Awhile ago, I read about a survey given to Harvard Medical school students about whether they would prefer to live in a world where they had a higher absolute amount of some beneficial good or a higher relative amount. For example, participants had a choice of living in a world where they make $100,000 and everyone else makes $200,000 (absolutely better) or one where they make $50,000 and everyone else makes $25,000 (relatively better), explicitly assuming buying power remains the same. The same types of choices were made for IQ, education, vacation time, attractiveness, and other goods, with the choice being between having more of something (absolute) or having more than other people (relative). The survey results often generate a lot of discussion, in my experience, as people are intrigued by the idea that lots of people would give up money, just to be better than others. In truth, other studies have shown that almost everyone cares about relative concerns, just perhaps in different circumstances.
I ran the same survey at yourmorals.org, and the results are similar to the original study, with some important differences (see graph below). Importantly, the % of people who chose a world of relative income was smaller than in the original study, where 50% of participants chose relative position. Perhaps people at Harvard are simply more competitive? Mean scores are quite variable in different non-representative samples, so I wouldn't put much stock in them, but perhaps more interesting is that the relationship between variables replicates. Our results converge with the idea that some goods are more positional than others. Specifically, the same things that people thought were more appropriate to think of in relative terms in the original study (praise and attractiveness) were thought to be relative in our sample, with vacation time being the least relative good. The graph below shows questions in rough decreasing order of concern about relative position.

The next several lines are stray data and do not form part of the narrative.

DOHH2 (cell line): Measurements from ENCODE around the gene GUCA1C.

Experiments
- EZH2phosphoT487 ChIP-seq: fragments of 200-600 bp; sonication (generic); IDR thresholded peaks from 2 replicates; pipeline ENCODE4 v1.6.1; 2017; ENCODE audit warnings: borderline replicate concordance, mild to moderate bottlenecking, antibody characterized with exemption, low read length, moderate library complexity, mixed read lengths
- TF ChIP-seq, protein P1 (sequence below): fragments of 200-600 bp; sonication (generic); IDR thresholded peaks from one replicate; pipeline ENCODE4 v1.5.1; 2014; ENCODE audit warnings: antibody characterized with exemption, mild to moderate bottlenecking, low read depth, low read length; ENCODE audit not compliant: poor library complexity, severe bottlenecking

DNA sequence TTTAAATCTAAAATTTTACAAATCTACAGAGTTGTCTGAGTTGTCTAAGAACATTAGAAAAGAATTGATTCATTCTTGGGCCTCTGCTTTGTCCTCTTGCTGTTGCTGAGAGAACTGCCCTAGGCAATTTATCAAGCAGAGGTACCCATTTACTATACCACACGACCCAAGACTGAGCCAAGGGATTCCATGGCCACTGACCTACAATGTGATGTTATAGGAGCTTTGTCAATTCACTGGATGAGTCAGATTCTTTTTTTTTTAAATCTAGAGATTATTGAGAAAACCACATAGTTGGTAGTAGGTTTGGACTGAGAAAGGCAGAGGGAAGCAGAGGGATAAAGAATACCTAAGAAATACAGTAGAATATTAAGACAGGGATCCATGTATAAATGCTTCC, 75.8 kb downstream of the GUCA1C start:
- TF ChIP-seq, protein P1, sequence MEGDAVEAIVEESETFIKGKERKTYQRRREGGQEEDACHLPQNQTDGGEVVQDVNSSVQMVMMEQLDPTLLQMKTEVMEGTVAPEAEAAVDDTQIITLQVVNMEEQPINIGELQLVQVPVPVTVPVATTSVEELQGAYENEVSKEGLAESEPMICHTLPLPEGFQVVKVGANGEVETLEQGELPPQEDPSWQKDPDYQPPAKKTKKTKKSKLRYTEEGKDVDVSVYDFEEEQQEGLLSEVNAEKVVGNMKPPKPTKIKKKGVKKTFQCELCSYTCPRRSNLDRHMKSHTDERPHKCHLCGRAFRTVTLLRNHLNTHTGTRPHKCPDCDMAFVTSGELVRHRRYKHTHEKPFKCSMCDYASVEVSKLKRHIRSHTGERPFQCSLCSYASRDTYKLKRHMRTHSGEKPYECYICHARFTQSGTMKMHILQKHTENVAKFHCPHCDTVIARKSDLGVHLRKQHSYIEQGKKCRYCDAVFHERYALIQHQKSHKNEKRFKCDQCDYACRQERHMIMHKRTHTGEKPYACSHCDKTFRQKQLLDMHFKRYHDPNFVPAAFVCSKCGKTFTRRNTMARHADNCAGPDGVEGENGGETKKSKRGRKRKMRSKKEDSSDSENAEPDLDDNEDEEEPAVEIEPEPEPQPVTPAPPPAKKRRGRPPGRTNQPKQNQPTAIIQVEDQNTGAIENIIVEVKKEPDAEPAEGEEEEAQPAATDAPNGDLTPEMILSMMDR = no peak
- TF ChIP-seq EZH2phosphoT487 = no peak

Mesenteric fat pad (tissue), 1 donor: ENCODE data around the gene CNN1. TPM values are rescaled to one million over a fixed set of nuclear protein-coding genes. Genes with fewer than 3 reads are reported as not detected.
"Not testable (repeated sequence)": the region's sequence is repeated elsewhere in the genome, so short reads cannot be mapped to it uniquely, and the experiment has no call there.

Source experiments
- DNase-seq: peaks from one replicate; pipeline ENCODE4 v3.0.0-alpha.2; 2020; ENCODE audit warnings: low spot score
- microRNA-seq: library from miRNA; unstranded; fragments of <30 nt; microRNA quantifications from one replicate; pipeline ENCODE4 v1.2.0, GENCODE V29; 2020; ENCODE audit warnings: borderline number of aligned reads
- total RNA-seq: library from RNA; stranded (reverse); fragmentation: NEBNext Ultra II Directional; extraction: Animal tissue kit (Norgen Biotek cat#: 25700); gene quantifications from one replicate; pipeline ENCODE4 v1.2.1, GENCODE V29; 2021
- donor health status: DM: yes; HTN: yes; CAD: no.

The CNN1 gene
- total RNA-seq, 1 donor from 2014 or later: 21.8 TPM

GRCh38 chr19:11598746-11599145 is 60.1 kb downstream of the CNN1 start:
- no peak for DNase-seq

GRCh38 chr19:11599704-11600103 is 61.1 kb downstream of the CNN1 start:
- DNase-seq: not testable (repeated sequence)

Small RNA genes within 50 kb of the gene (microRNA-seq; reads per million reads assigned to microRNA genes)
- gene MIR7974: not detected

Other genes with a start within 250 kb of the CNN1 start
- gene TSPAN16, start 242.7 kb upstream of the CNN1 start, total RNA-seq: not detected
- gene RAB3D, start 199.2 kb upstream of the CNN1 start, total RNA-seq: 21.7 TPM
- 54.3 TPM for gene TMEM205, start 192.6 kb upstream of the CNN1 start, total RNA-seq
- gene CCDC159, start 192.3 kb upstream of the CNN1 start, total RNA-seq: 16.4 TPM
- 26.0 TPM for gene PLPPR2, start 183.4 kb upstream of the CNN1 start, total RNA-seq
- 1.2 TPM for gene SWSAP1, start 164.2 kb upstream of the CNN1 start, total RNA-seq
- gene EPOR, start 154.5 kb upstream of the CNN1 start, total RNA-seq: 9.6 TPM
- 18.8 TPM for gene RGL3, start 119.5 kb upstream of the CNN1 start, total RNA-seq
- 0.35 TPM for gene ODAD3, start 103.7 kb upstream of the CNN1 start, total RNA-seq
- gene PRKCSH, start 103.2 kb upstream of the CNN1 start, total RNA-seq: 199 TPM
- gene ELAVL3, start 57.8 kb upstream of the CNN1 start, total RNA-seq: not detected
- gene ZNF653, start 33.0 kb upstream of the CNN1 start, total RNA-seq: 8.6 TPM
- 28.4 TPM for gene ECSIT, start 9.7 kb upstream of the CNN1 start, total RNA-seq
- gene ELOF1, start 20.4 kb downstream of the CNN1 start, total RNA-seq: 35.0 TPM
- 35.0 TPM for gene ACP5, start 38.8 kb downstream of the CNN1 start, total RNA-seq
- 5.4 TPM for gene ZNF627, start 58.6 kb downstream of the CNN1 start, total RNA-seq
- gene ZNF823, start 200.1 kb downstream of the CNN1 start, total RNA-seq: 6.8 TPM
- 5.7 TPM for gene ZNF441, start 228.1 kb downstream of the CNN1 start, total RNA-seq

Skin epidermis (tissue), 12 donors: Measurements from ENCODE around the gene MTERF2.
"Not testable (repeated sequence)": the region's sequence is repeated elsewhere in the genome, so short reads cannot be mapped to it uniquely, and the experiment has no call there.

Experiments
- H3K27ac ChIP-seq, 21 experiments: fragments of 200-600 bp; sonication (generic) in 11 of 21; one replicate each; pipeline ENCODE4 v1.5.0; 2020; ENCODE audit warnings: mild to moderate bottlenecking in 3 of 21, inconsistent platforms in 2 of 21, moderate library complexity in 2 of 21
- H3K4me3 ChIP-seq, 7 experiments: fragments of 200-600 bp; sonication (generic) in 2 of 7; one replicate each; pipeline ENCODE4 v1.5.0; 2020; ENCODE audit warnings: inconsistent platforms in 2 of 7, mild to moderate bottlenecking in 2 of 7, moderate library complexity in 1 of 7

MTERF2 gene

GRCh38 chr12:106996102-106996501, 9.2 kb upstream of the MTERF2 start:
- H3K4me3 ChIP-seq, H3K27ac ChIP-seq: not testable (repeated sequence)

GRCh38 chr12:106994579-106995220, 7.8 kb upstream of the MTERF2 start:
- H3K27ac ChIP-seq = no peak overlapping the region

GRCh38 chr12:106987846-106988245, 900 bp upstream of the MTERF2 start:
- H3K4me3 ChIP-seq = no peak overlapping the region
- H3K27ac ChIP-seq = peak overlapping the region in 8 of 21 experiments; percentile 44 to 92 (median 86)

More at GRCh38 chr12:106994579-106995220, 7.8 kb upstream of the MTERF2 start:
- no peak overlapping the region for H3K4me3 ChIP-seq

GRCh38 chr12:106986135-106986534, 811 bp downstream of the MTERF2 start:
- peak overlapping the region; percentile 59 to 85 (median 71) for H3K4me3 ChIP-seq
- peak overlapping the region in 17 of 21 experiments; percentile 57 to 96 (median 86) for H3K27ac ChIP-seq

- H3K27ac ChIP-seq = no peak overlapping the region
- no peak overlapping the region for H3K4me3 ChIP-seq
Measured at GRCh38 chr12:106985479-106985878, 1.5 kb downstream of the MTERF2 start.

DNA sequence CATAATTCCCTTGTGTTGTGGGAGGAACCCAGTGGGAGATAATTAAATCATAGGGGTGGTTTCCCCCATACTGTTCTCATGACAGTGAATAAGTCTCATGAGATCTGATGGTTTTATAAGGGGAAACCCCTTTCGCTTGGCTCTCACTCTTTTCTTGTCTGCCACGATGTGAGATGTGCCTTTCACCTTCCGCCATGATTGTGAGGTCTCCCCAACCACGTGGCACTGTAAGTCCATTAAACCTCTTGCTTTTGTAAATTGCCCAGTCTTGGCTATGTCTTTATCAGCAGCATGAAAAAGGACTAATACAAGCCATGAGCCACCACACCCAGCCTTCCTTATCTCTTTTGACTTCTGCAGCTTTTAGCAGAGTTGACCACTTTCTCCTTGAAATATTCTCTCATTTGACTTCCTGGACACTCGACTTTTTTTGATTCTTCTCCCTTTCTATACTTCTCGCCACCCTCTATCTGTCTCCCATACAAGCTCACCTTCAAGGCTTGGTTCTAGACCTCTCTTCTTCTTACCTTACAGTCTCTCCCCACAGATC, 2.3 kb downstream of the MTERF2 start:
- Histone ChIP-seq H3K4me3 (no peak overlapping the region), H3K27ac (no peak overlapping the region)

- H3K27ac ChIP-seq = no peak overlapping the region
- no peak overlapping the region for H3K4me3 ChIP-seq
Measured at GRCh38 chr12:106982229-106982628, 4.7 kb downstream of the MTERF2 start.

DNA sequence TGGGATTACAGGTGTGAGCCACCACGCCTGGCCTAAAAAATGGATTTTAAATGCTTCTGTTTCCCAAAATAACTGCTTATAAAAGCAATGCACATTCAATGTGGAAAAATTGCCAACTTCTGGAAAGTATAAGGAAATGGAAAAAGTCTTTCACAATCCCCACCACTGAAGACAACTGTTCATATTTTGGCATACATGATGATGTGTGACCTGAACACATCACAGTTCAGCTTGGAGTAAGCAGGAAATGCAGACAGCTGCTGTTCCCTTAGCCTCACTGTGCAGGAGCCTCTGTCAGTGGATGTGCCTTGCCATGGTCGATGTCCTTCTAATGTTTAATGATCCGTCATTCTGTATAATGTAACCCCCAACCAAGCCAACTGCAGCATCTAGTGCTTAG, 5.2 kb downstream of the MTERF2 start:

Our data suggests that some people think of things as more relative than others. Cronbach's alpha for the items in the graph was .80, meaning that answers positively correlate and it is reasonable to think of answers to these diverse questions as all representing some general underlying preference for relative or absolute position.
Interestingly, it appears that conservatives care more about relative position compared to both liberals and libertarians. Perhaps this converges with the idea that conservatives have a more competitive orientation, leading to positive beliefs about competitive markets and competitive sports, both of which are found in our data as well.
The current data is based on 5,795 participants (3,559 liberals, 632 conservatives, 569 libertarians, and 1,035 others) who took this survey. This means that aside from political orientation, we could look at other factors that are associated with preference for relative or absolute goods. For example, concern for positional goods is negatively correlated with Big 5-Agreeableness (r=-.13, p<.001), Openness to Experience (r=-.09, p<.001), and positively correlated with Neuroticism (r=.07, p<.001). These are very modest correlations made significant by the sample size that took both measures (3,844). If other people have ideas for personality variables that may explain why some people prefer relative vs. absolute goods, please leave a comment with your ideas.
- Ravi Iyer